I sawed the cheeks on the the tenon of the main junction, then put the mortice down on the bench with a hold fast and chopped out the mortice.
I dressed the mortise out with a pillar file and after several trial fits it folded together nicely.
The cross brace is laid out, the shoulders and half lap mortice cut, and then it's glued in place. The decorative details on this square are just great - ornate and restrained. Really nice.
I switched gears and started work on the try square. I had a block of ebony, and if you have any ebony in your shop, you're definitely going to find uses for it, it's such a wonderful material.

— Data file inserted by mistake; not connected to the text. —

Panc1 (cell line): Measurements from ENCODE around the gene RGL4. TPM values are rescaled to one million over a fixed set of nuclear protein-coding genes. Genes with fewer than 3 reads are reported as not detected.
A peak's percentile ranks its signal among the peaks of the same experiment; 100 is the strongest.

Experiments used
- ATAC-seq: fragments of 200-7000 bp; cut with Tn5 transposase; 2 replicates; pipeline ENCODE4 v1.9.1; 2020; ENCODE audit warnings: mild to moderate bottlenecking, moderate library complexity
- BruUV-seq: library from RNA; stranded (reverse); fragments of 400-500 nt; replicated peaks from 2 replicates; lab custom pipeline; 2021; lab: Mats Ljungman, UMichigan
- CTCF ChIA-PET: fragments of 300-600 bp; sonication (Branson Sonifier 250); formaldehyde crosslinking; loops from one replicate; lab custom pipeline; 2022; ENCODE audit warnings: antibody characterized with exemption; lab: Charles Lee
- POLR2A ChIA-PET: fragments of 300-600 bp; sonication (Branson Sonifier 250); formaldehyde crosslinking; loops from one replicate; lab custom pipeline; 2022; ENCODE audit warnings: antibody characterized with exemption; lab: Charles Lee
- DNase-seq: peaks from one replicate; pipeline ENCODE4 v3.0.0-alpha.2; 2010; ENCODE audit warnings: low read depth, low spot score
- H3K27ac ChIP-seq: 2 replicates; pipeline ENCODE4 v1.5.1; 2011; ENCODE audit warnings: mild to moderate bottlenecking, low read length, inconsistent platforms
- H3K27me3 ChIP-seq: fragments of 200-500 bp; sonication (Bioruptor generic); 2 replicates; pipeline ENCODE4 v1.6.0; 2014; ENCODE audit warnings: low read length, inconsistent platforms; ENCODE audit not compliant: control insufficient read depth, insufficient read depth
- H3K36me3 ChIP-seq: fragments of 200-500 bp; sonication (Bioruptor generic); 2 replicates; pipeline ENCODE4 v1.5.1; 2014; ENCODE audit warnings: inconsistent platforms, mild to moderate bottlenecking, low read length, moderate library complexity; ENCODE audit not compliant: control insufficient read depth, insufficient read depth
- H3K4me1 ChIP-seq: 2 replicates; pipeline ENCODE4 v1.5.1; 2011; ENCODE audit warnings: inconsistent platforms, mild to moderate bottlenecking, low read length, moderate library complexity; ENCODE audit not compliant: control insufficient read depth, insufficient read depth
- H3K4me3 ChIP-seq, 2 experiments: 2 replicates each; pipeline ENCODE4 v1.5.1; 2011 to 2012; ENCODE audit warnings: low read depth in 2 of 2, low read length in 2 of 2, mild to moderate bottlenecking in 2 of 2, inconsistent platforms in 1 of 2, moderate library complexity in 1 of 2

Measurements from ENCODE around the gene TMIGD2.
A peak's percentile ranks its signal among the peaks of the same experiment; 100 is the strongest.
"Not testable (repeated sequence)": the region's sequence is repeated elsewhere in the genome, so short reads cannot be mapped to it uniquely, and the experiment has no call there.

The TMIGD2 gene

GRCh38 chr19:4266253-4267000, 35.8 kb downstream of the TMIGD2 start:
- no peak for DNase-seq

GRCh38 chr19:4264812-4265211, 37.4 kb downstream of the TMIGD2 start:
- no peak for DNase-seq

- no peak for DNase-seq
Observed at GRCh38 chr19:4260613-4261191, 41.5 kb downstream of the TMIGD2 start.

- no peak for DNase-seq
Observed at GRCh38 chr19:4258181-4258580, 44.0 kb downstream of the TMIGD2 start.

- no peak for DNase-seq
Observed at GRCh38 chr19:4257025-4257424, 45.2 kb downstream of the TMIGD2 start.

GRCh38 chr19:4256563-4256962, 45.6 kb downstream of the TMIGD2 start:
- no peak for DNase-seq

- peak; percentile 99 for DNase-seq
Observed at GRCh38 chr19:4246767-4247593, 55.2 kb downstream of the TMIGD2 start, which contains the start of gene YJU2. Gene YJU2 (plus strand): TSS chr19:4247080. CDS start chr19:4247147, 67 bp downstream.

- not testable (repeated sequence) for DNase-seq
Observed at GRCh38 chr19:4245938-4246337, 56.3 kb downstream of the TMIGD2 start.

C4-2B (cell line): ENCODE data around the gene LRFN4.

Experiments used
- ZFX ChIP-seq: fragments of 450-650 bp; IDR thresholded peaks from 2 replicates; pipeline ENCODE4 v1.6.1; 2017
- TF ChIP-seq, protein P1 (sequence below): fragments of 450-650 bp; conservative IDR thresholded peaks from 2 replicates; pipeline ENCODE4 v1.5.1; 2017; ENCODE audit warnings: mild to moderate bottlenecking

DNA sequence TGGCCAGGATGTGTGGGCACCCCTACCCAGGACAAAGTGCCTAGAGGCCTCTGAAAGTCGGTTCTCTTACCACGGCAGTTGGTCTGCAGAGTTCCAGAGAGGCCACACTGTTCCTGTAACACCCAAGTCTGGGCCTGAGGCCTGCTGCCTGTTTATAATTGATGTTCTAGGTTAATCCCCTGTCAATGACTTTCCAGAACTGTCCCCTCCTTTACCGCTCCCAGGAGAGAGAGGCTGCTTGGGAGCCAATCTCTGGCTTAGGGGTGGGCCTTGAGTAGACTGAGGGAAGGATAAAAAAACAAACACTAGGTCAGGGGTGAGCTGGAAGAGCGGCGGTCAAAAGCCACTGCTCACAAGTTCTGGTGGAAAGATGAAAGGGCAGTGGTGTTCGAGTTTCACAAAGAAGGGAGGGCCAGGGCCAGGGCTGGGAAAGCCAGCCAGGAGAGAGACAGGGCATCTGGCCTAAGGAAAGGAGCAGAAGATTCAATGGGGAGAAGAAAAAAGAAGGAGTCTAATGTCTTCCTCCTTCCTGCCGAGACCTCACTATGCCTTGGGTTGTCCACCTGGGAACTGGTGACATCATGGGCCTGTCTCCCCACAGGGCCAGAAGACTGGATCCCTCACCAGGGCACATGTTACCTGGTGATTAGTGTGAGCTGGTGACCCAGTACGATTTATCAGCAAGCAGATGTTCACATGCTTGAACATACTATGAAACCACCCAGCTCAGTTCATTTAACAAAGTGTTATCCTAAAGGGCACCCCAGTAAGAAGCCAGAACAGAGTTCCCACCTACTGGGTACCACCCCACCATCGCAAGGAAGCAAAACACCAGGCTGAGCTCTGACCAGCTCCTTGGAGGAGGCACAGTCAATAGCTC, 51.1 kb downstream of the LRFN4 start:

Ebony body, maple "blade" - is that what you call it? Not rocket science.
Pegged and glued. Tradition calls for three, but two is plenty. It was pretty much a perfect fit.
I nearly cut my hand on this crisply planed ebony - especially the two bottom corners. I quickly filed on a decorative treatment that is very comfortable in the hand and looks distinctive. Working ebony is like working brass - you want to file it and work it more like metal than wood.
Once the layout square was finised, the glue dried, and the surfaces planed and sqared, I slapped on some linseed oil mixed with varnish, colored with a few drops of alcohol stock stain, just to give it some color. The try square I left unstained, I just used oil and varnish.
Beauty shot. Not a bad day, and two great,versatile tools that should last a century with care, and can be remade in a few hours at no cost in the shop. You can't beat that.